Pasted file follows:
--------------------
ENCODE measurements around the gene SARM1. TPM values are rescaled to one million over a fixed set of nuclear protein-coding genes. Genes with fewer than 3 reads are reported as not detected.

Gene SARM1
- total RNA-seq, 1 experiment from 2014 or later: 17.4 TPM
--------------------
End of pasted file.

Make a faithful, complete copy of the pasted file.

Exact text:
ENCODE measurements around the gene SARM1. TPM values are rescaled to one million over a fixed set of nuclear protein-coding genes. Genes with fewer than 3 reads are reported as not detected.

Gene SARM1
- total RNA-seq, 1 experiment from 2014 or later: 17.4 TPM